Cubic Bezier Curve
- Dr. Doug Davis, 3D
Bezier Curve Description
The Bezier Curve is one of the most used parametric curves. It is used extensively in computer graphics and computer aided design(CAD). The cubic curve can be defined by four points. An algorithm to draw the curve involves multiple linear interpolations using t as a parameter that goes from zero to one. Step 1: Linearly interpolate between each successive pair of points based on t.
- PAB = (1-t) PA + t PB
- PBC = (1-t) PB + t PC
- PCD = (1-t) PC + t PD
- ABx = (1-t) Ax + t Bx
- ABy = (1-t) Ay + t By
- PABC = (1-t) PAB + t PBC
- PBCD = (1-t) PBC + t PCD
- T = (1-t) PABC + t PBCD
The applet shows two graphs. The left pane shows the x and y coordinates while the right pane shows the x and y values with respect to the t parameter. The left pane shows four control points that can be moved, several check boxes and a slider for the t value. The check boxes functions
- Show Point : Shows the point at the t value of the slider
- Animate : Starts incrementally increasing the t value. Used in conjunction with Show Trace will draw points along the curve.
- Show Trace : Draws points as the slider is moved, keeping all points
- Show Path : Draws the Bezier curve for the control points
- Show Lines : Draws the lines connecting the control points and lines connecting the intermediate interpolated points.
- Turn on animation and watch how the plus point moves from A to B. Also watch on the right graph window how the x and y values change with t.
- Turn on show trace to see the curve traced out. Watch both graphs.
- Stop animation and turn on show lines. This shows all of the linear interpolation points on lines. Move the t slider to see how the points and lines move.
- Turn the trace off and show the path.
- Move the control points and observe how the curve changes.
- Try to make the curve into
- Sine wave
- A ribbon
- A circle
- A Vee
The usefulness of a Bezier Curve is how it can be easily manipulated. Transforming (translation, scaling, rotation, reflection) the control points transforms the curve in the same way. Another property is that the curve is always inside a convex hull formed by the control points. This is useful because a bounding box can be defined where the curve is inside the box. Knowing the curve is inside an area is very helpful for looking at interactions and intersections. A simple method for finding a bounding box is to rotate all the control points so that the line from A to D aligns with the x axis. Then taking the minimum and maximum values of the control point coordinates defines a box in the rotated frame that contains the curve. Rotating this box back to the original orientation then defines a bounding box. The Show Bounding Box in the below applet will show this box.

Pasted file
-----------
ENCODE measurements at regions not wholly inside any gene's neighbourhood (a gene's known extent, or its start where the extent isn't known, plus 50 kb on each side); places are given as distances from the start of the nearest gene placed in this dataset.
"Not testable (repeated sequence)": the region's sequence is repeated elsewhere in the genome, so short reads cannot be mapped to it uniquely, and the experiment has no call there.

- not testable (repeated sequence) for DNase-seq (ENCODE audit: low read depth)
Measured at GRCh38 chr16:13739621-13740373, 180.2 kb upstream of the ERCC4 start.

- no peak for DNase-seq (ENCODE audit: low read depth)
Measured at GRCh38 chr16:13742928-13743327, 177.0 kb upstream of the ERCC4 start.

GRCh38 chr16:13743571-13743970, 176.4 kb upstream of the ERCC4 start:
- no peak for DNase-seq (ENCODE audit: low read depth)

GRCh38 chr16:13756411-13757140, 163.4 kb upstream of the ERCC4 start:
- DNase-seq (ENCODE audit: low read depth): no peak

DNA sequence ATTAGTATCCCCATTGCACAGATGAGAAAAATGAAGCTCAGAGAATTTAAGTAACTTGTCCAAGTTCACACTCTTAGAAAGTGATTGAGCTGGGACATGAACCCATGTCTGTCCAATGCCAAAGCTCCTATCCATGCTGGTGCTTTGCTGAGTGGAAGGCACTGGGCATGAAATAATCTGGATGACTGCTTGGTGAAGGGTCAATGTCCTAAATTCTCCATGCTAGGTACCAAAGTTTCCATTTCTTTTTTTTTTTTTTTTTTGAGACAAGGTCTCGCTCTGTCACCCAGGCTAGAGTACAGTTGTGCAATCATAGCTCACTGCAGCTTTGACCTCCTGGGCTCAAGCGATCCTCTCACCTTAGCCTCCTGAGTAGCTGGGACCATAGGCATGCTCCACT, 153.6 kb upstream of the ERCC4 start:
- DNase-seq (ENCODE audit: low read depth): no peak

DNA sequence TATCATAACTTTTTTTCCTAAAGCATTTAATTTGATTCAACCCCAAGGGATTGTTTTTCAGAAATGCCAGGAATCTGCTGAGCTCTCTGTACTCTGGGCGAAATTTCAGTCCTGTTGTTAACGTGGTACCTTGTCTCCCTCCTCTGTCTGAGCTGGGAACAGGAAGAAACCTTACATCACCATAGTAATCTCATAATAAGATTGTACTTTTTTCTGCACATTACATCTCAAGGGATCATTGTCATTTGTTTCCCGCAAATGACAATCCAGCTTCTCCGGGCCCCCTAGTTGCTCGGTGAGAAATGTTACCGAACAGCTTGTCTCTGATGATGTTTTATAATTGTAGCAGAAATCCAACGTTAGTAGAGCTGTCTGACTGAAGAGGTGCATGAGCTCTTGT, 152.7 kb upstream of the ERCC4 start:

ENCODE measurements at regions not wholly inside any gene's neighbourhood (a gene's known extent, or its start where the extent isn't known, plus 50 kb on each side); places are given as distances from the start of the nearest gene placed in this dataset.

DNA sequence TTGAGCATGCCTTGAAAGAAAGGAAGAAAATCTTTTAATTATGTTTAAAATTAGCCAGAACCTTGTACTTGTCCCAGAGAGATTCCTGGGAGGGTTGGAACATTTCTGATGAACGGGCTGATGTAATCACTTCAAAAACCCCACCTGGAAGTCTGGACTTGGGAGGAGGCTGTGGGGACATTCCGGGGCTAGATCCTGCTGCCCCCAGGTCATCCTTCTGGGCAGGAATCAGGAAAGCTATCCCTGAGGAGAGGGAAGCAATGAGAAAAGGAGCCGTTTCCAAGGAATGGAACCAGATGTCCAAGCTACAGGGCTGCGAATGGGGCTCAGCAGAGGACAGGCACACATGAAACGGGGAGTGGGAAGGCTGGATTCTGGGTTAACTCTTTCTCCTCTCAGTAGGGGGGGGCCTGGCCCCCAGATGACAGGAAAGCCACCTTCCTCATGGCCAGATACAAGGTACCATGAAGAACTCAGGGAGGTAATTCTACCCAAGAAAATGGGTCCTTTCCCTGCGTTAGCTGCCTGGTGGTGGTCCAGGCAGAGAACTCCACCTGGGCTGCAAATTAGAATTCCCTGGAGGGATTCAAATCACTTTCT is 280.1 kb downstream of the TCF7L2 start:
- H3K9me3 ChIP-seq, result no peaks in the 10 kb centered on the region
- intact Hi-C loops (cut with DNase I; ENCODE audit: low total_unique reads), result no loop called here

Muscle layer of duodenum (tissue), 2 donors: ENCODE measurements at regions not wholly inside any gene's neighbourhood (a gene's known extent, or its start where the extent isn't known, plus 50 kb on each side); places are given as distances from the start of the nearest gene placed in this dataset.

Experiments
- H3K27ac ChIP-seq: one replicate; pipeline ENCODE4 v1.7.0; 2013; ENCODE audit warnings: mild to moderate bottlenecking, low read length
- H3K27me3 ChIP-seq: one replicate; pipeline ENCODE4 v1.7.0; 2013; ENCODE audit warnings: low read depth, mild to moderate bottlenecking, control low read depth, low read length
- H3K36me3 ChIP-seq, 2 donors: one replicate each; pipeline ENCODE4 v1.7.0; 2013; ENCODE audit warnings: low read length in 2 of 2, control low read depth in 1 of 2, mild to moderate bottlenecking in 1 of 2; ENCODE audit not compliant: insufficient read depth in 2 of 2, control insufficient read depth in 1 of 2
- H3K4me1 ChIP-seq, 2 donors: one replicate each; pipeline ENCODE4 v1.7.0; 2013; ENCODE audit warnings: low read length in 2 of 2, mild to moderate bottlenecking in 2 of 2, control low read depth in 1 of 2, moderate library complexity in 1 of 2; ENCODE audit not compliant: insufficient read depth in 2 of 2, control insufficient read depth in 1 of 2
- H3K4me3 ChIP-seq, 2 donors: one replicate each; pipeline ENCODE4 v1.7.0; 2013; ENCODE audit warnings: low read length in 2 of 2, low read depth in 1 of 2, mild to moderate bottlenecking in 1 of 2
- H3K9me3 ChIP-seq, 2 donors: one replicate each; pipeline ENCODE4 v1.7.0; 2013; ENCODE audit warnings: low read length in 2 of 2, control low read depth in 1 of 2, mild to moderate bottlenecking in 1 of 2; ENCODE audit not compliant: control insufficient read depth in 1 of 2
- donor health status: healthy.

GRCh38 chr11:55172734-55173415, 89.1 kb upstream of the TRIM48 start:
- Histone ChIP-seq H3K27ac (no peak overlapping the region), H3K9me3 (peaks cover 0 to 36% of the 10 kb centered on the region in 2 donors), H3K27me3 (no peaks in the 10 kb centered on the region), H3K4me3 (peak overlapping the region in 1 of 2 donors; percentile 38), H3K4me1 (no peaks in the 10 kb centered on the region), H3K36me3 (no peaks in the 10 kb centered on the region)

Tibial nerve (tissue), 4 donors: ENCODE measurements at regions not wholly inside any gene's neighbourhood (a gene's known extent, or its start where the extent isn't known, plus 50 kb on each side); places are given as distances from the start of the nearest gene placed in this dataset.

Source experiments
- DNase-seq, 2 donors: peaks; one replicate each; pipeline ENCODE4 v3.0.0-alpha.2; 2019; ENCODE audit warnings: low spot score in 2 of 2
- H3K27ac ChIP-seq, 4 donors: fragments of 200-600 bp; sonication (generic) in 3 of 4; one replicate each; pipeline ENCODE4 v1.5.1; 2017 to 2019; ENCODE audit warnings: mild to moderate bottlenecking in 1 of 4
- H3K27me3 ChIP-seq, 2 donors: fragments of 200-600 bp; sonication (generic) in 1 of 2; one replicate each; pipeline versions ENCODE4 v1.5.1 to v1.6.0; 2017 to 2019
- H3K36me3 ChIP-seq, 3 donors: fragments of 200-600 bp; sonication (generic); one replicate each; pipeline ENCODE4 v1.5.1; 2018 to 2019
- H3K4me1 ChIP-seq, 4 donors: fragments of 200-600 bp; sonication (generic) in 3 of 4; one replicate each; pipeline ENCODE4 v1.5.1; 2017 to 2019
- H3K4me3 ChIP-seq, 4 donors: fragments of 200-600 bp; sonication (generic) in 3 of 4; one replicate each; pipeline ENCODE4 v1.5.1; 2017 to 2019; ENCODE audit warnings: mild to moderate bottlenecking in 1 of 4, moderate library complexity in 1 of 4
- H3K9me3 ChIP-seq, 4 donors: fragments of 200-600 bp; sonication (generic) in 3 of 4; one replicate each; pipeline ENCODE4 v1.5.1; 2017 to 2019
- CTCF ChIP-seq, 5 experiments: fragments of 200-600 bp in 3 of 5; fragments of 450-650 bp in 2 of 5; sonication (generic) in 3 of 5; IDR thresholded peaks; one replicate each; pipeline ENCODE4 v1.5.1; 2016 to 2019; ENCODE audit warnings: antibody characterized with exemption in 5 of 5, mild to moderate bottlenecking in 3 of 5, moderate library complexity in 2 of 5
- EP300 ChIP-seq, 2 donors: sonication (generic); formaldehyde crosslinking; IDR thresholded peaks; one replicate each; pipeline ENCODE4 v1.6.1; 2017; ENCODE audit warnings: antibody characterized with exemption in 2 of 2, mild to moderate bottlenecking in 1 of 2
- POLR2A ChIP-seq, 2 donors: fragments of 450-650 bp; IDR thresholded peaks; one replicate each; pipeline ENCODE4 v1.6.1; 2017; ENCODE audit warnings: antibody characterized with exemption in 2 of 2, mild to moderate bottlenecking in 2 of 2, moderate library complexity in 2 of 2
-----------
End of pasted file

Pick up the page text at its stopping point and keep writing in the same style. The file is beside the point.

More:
A related property is that the curve can be easily split into two curves. Turn on show lines and move the t slider to about the middle. The curve can be split into two curves by using the intermediate points. The curve defined by the control points A, AB, ABC, and T will define one curve and the control points T, BCD, CD, and D define another curve. Show Split will highlight the first curve. With both Show Bounding Box and Show Split selected the bounding box for the split curve is shown. Notice that as the curve gets shorter by moving t toward zero the bounding box approaches a line. This is one of the reasons Bezier Curves are use so much in Computer Graphics. A computer can draw a straight line easily so a curve can be split until the bounding box gets close enough to use a straight line to represent a piece of the curve.